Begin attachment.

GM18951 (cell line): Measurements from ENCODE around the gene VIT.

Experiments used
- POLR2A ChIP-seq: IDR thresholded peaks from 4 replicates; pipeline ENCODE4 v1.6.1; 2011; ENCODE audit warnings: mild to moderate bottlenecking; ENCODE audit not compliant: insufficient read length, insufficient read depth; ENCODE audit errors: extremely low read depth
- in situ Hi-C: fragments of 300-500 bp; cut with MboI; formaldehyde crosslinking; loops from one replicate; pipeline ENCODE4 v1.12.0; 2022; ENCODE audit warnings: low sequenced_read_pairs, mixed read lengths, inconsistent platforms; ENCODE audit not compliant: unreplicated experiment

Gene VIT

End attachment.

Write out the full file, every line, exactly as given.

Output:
GM18951 (cell line): Measurements from ENCODE around the gene VIT.

Experiments used
- POLR2A ChIP-seq: IDR thresholded peaks from 4 replicates; pipeline ENCODE4 v1.6.1; 2011; ENCODE audit warnings: mild to moderate bottlenecking; ENCODE audit not compliant: insufficient read length, insufficient read depth; ENCODE audit errors: extremely low read depth
- in situ Hi-C: fragments of 300-500 bp; cut with MboI; formaldehyde crosslinking; loops from one replicate; pipeline ENCODE4 v1.12.0; 2022; ENCODE audit warnings: low sequenced_read_pairs, mixed read lengths, inconsistent platforms; ENCODE audit not compliant: unreplicated experiment

Gene VIT